Home Sales Are Up: Bad News in Disguise
Wait a minute. Hold that cork.
It sounds like good news, but it isn't. Now that the tax credit is gone, there really isn't much to motivate buyers.
Sure, the monthly gain surpassed most estimates: Analysts surveyed by Dow Jones had expected a rise of 4.7 percent, while those polled by Thomson Reuters predicted growth of 5.6 percent.
The NAR, a Realtors' lobbying group which publishes the data, chalked the increase up to last-minute buyers rushing to take advantage of the Obama administration's two housing tax credits – for first-time and repeat homebuyers – which expired at the end of April.
"It's like shoving everything through a hose," says Andrea Heuson, finance professor at the University of Miami. "It gushes out for a while, but when the pressure goes away, everything slows down again."
An even bigger problem is supply. The NAR says that total housing inventory soared 11.5 percent at the end of April from a month earlier. This means that it would take 8.4 months to sell all the properties, if sales continue at the current pace.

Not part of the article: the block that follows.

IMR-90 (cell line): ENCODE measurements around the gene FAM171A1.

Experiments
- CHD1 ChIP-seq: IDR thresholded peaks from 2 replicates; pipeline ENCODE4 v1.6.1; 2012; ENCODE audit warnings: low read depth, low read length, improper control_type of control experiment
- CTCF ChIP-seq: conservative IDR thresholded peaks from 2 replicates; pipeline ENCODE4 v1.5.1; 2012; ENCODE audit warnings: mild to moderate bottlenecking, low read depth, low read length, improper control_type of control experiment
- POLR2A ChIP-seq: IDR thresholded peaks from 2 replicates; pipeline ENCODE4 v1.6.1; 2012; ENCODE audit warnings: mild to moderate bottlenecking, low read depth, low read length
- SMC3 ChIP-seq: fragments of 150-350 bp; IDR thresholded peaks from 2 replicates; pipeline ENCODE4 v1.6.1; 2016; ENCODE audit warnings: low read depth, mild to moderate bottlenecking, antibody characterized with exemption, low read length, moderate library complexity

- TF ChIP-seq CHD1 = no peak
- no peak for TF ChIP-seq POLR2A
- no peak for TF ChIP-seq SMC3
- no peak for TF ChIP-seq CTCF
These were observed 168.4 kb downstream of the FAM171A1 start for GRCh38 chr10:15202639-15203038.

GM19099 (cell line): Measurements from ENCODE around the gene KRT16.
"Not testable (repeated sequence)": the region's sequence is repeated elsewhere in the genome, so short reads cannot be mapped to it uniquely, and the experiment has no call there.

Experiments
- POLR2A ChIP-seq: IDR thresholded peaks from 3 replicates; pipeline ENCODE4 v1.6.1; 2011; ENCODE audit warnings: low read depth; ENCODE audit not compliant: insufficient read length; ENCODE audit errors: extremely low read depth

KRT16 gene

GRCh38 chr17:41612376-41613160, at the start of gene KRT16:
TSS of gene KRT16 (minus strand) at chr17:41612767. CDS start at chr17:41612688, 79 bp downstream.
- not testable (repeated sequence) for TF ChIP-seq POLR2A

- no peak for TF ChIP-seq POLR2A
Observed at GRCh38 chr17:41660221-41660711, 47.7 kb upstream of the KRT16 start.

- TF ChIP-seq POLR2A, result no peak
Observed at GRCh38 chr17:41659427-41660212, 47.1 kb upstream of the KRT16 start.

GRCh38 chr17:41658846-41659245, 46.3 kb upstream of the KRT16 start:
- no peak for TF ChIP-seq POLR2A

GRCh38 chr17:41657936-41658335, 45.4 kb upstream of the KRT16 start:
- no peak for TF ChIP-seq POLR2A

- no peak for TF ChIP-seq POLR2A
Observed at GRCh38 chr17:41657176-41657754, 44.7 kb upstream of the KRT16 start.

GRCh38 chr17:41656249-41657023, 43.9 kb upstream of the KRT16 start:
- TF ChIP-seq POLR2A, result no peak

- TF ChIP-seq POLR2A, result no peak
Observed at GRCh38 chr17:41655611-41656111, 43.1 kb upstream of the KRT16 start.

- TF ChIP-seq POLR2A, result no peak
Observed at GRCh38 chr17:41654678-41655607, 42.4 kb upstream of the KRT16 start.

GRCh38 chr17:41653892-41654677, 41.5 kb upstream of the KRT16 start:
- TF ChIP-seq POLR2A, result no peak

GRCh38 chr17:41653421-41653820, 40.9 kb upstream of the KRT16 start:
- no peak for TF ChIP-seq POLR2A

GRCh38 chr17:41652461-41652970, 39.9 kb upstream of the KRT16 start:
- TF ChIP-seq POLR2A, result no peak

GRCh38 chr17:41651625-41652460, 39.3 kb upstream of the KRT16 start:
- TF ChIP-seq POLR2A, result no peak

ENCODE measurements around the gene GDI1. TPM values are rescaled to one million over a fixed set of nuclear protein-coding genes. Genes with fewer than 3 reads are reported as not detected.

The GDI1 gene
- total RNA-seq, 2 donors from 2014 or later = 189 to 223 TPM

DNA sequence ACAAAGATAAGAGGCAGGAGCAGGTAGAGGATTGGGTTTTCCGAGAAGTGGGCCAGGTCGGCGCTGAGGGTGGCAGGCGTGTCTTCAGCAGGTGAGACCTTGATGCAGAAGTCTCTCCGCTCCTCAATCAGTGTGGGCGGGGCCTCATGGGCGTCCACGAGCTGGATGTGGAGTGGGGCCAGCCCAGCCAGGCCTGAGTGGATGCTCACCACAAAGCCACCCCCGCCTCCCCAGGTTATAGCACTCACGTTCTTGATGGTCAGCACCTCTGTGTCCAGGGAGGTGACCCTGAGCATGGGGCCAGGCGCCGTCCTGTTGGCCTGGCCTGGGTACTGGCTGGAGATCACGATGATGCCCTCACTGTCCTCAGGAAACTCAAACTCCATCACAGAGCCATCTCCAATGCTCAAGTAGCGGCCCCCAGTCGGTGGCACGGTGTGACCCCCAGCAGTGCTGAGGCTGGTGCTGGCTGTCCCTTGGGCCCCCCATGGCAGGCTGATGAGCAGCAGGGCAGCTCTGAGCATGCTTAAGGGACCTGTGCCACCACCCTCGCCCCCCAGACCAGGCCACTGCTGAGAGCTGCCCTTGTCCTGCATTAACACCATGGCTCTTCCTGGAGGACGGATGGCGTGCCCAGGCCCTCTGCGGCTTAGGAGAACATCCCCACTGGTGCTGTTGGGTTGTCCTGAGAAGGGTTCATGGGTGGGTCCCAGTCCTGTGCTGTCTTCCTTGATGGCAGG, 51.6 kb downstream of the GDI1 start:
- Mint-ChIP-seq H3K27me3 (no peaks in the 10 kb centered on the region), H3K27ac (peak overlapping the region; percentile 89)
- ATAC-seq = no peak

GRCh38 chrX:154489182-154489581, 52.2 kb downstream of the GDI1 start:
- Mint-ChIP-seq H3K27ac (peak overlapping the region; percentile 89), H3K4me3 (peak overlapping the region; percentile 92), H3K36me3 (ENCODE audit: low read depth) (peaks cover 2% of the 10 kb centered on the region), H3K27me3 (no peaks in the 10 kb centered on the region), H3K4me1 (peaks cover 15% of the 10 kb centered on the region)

Even Larry Yun, the NAR's usually optimistic chief economist, told MarketWatch that the inventory was an "unwelcome" development. Such high inventories are likely to prevent big price gains over the next year or two, he said, although he couldn't say where the supply is coming from exactly.
Could it be the dreaded shadow inventory: homes destined for foreclosure but which haven't gotten there yet?
Heuson says it's too early to tell, because the market is still dominated by speculative buyers – people with money who are scooping up dozens of properties because prices are so cheap.
By the way, NAR's existing-home sales data is a pretty good indicator of supply and demand, but some prefer to watch the Department of Commerce's new home sales release, due on Wednesday. Stay tuned.
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